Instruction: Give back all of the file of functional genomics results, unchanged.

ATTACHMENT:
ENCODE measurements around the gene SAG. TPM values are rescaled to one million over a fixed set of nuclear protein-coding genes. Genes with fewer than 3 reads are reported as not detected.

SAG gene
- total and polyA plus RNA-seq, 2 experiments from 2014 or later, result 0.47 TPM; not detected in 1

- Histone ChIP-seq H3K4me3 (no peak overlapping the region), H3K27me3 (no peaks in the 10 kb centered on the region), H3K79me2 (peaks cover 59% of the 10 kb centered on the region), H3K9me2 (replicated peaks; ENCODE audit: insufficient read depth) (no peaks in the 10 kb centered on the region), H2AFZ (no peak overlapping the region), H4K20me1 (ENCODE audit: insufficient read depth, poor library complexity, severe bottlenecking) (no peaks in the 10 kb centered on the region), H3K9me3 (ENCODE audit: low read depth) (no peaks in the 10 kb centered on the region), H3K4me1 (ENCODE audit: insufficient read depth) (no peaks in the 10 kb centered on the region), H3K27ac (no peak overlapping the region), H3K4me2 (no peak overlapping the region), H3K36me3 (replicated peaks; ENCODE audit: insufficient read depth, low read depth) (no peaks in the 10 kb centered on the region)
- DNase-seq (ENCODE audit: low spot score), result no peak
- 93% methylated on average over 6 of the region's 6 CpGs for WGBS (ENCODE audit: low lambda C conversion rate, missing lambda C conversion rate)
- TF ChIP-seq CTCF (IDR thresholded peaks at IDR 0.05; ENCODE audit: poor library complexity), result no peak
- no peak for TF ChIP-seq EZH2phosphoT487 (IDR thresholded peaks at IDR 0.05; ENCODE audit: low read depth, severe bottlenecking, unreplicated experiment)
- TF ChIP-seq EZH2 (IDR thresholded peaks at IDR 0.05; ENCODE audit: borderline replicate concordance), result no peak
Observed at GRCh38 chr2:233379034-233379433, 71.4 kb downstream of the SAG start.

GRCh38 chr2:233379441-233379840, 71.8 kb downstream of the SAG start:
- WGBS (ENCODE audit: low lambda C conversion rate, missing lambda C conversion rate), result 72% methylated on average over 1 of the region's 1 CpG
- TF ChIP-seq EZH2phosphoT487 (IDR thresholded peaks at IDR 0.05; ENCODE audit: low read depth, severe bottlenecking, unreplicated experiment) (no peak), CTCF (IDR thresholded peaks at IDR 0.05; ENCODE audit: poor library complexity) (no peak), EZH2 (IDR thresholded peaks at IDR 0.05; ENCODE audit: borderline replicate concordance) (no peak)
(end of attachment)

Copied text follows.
ENCODE measurements around the gene SAG. TPM values are rescaled to one million over a fixed set of nuclear protein-coding genes. Genes with fewer than 3 reads are reported as not detected.

SAG gene
- total and polyA plus RNA-seq, 2 experiments from 2014 or later, result 0.47 TPM; not detected in 1

- Histone ChIP-seq H3K4me3 (no peak overlapping the region), H3K27me3 (no peaks in the 10 kb centered on the region), H3K79me2 (peaks cover 59% of the 10 kb centered on the region), H3K9me2 (replicated peaks; ENCODE audit: insufficient read depth) (no peaks in the 10 kb centered on the region), H2AFZ (no peak overlapping the region), H4K20me1 (ENCODE audit: insufficient read depth, poor library complexity, severe bottlenecking) (no peaks in the 10 kb centered on the region), H3K9me3 (ENCODE audit: low read depth) (no peaks in the 10 kb centered on the region), H3K4me1 (ENCODE audit: insufficient read depth) (no peaks in the 10 kb centered on the region), H3K27ac (no peak overlapping the region), H3K4me2 (no peak overlapping the region), H3K36me3 (replicated peaks; ENCODE audit: insufficient read depth, low read depth) (no peaks in the 10 kb centered on the region)
- DNase-seq (ENCODE audit: low spot score), result no peak
- 93% methylated on average over 6 of the region's 6 CpGs for WGBS (ENCODE audit: low lambda C conversion rate, missing lambda C conversion rate)
- TF ChIP-seq CTCF (IDR thresholded peaks at IDR 0.05; ENCODE audit: poor library complexity), result no peak
- no peak for TF ChIP-seq EZH2phosphoT487 (IDR thresholded peaks at IDR 0.05; ENCODE audit: low read depth, severe bottlenecking, unreplicated experiment)
- TF ChIP-seq EZH2 (IDR thresholded peaks at IDR 0.05; ENCODE audit: borderline replicate concordance), result no peak
Observed at GRCh38 chr2:233379034-233379433, 71.4 kb downstream of the SAG start.

GRCh38 chr2:233379441-233379840, 71.8 kb downstream of the SAG start:
- WGBS (ENCODE audit: low lambda C conversion rate, missing lambda C conversion rate), result 72% methylated on average over 1 of the region's 1 CpG
- TF ChIP-seq EZH2phosphoT487 (IDR thresholded peaks at IDR 0.05; ENCODE audit: low read depth, severe bottlenecking, unreplicated experiment) (no peak), CTCF (IDR thresholded peaks at IDR 0.05; ENCODE audit: poor library complexity) (no peak), EZH2 (IDR thresholded peaks at IDR 0.05; ENCODE audit: borderline replicate concordance) (no peak)